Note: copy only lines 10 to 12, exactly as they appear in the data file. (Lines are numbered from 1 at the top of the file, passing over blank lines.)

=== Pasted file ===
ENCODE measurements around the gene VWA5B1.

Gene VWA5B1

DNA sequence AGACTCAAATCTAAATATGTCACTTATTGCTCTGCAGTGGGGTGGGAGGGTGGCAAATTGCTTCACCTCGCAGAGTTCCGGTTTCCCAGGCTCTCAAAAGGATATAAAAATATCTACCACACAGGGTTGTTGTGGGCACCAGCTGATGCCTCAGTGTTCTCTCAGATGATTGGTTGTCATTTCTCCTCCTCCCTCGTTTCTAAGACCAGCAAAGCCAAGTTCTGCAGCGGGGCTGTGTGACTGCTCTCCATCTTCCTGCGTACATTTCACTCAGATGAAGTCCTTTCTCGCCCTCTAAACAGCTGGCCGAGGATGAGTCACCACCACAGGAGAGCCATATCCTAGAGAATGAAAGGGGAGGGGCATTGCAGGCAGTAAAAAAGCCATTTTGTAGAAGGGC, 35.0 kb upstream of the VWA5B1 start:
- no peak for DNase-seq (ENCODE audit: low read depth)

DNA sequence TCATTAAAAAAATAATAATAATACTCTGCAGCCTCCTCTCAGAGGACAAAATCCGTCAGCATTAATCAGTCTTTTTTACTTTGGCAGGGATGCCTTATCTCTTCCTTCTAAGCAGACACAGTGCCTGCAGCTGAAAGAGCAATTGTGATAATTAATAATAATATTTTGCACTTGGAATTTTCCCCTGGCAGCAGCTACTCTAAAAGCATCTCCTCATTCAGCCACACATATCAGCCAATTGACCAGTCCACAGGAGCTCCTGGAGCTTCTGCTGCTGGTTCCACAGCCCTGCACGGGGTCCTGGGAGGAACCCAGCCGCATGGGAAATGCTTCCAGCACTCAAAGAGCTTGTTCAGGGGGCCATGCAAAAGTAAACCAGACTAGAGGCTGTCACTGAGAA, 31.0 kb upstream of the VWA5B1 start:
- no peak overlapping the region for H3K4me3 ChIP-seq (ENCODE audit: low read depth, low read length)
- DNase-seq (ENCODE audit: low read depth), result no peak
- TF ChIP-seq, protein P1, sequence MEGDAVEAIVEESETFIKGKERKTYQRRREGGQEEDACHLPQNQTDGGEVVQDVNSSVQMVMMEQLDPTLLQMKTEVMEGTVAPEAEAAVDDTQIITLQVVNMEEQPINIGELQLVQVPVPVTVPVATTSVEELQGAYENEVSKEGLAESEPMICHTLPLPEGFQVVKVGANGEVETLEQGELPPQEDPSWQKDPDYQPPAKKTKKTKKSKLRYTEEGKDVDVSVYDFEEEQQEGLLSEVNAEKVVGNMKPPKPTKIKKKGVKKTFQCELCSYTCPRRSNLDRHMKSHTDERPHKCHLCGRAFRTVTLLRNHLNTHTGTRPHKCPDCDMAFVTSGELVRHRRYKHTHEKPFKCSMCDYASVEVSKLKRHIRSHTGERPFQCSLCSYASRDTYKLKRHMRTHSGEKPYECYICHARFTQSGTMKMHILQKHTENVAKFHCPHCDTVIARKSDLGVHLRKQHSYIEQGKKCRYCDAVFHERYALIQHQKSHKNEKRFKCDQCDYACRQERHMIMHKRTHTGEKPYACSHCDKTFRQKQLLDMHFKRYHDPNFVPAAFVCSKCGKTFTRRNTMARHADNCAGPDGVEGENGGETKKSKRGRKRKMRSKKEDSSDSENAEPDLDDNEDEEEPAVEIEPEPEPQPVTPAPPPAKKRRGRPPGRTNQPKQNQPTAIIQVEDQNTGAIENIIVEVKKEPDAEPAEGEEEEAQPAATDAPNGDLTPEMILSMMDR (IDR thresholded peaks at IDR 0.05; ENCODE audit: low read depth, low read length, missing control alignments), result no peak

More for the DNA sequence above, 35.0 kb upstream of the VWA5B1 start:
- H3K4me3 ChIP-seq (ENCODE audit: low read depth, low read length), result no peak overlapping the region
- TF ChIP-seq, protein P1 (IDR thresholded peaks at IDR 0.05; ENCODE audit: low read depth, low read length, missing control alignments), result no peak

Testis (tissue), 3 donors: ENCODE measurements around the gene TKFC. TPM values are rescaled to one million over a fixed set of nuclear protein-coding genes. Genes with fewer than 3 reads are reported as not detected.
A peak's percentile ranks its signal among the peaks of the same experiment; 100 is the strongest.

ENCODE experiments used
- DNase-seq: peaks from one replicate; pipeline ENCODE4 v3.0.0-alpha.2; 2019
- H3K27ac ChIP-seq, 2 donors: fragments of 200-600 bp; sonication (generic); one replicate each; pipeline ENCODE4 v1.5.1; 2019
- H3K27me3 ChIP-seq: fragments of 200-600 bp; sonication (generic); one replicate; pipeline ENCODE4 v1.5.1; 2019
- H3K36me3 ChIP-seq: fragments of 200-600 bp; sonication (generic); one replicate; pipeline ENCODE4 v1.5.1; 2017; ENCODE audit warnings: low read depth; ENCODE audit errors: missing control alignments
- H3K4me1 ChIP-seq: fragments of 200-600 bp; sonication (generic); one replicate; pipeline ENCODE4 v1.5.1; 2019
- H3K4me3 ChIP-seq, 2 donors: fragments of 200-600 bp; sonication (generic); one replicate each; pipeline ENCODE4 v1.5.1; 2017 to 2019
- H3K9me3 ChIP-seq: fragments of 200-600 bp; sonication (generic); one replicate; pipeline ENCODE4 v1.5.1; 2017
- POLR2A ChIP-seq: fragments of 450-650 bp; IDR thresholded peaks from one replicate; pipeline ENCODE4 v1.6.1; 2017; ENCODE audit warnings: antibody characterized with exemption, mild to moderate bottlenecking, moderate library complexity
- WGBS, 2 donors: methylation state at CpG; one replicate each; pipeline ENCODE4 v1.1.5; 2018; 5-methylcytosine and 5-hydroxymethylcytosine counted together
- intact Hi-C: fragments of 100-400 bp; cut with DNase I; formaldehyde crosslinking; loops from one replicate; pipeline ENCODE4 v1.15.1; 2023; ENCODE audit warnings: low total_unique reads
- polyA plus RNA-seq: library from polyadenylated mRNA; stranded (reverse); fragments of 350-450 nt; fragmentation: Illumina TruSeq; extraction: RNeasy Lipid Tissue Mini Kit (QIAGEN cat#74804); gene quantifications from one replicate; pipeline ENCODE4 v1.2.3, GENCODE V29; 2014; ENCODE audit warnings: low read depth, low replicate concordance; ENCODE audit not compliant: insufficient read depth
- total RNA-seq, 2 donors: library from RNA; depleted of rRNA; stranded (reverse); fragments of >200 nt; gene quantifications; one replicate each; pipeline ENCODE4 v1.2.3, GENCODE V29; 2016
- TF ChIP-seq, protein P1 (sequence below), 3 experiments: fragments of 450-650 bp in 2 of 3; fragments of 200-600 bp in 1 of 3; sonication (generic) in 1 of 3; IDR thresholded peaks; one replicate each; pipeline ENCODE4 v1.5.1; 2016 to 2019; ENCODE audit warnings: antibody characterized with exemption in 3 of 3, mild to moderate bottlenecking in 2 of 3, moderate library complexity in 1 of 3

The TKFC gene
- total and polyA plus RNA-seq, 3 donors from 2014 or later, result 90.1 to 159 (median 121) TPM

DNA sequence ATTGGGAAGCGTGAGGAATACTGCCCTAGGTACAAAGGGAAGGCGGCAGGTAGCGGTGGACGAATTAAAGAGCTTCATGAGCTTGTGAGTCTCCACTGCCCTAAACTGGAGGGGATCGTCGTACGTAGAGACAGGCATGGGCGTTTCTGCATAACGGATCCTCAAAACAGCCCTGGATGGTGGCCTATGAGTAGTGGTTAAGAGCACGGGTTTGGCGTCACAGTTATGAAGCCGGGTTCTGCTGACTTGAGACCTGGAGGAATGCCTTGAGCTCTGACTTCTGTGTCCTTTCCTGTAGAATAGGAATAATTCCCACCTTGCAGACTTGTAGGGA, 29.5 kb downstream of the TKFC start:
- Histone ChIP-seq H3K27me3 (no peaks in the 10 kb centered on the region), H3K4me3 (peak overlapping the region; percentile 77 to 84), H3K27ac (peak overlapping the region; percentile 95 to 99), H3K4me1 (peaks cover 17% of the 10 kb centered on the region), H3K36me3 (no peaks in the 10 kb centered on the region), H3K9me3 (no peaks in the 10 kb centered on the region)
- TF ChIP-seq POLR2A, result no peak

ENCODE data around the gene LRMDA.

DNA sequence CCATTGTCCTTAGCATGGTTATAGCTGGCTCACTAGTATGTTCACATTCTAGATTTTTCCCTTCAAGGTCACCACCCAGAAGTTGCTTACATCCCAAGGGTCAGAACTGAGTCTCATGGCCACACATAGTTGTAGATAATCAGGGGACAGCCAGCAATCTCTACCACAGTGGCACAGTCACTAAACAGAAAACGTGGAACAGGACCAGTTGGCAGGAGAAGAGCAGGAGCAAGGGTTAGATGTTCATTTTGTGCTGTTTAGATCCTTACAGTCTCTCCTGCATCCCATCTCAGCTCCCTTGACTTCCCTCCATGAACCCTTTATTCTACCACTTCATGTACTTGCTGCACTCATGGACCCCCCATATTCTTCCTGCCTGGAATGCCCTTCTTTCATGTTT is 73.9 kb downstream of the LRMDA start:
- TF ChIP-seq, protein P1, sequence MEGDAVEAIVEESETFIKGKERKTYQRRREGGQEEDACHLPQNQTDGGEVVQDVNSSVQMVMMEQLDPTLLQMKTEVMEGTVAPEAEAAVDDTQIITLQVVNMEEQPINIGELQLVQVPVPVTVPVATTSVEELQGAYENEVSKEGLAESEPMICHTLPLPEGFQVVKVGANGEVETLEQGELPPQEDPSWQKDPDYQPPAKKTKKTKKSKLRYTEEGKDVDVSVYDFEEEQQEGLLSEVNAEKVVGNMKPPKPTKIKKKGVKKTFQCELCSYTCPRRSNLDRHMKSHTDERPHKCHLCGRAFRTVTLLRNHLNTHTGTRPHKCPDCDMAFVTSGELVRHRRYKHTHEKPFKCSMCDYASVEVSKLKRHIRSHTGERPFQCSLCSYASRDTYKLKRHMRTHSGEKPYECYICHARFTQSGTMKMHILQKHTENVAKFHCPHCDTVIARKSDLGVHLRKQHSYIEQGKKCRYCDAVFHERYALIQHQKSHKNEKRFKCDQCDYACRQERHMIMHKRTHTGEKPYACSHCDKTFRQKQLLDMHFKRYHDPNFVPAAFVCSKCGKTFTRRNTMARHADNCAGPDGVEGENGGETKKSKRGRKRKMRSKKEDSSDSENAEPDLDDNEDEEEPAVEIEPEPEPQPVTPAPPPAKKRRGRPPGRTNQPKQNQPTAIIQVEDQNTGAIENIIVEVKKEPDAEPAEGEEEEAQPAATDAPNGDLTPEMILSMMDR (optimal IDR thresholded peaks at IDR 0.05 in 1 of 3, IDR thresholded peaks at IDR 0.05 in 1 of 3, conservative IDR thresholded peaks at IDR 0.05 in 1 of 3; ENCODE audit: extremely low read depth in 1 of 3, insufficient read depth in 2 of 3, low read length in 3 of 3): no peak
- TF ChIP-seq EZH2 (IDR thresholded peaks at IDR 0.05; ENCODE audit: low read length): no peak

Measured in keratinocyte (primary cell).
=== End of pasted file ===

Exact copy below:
- H3K4me3 ChIP-seq (ENCODE audit: low read depth, low read length), result no peak overlapping the region
- TF ChIP-seq, protein P1 (IDR thresholded peaks at IDR 0.05; ENCODE audit: low read depth, low read length, missing control alignments), result no peak

Testis (tissue), 3 donors: ENCODE measurements around the gene TKFC. TPM values are rescaled to one million over a fixed set of nuclear protein-coding genes. Genes with fewer than 3 reads are reported as not detected.